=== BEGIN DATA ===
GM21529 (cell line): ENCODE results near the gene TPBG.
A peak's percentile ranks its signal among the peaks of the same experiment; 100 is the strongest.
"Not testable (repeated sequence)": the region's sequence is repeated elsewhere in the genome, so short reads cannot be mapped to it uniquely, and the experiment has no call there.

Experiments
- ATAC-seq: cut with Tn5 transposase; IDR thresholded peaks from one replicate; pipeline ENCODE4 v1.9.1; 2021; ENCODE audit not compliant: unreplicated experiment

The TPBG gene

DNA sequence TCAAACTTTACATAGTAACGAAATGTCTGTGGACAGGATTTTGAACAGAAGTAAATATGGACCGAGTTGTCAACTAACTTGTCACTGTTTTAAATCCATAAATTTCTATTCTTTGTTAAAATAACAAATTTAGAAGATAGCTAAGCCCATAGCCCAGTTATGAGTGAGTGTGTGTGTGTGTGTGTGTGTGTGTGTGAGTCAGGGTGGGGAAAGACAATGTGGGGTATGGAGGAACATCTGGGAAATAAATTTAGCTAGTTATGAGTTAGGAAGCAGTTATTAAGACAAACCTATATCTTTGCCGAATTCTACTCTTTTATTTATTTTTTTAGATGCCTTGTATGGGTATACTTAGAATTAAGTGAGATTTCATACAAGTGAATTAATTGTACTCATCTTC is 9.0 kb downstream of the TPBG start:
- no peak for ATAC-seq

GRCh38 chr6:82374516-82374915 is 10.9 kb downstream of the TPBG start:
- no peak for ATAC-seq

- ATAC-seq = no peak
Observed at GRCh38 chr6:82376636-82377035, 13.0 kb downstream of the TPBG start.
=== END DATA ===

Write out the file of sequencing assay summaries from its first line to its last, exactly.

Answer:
GM21529 (cell line): ENCODE results near the gene TPBG.
A peak's percentile ranks its signal among the peaks of the same experiment; 100 is the strongest.
"Not testable (repeated sequence)": the region's sequence is repeated elsewhere in the genome, so short reads cannot be mapped to it uniquely, and the experiment has no call there.

Experiments
- ATAC-seq: cut with Tn5 transposase; IDR thresholded peaks from one replicate; pipeline ENCODE4 v1.9.1; 2021; ENCODE audit not compliant: unreplicated experiment

The TPBG gene

DNA sequence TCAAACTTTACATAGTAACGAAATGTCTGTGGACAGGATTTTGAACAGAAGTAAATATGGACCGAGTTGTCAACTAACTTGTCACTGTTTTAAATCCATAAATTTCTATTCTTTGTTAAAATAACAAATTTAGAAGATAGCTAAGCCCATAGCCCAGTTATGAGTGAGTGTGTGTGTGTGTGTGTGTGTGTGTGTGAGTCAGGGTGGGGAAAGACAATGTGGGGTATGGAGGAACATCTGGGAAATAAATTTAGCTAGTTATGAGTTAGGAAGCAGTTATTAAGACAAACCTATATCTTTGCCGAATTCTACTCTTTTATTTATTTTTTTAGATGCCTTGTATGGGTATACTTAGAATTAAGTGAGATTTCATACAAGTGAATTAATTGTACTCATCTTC is 9.0 kb downstream of the TPBG start:
- no peak for ATAC-seq

GRCh38 chr6:82374516-82374915 is 10.9 kb downstream of the TPBG start:
- no peak for ATAC-seq

- ATAC-seq = no peak
Observed at GRCh38 chr6:82376636-82377035, 13.0 kb downstream of the TPBG start.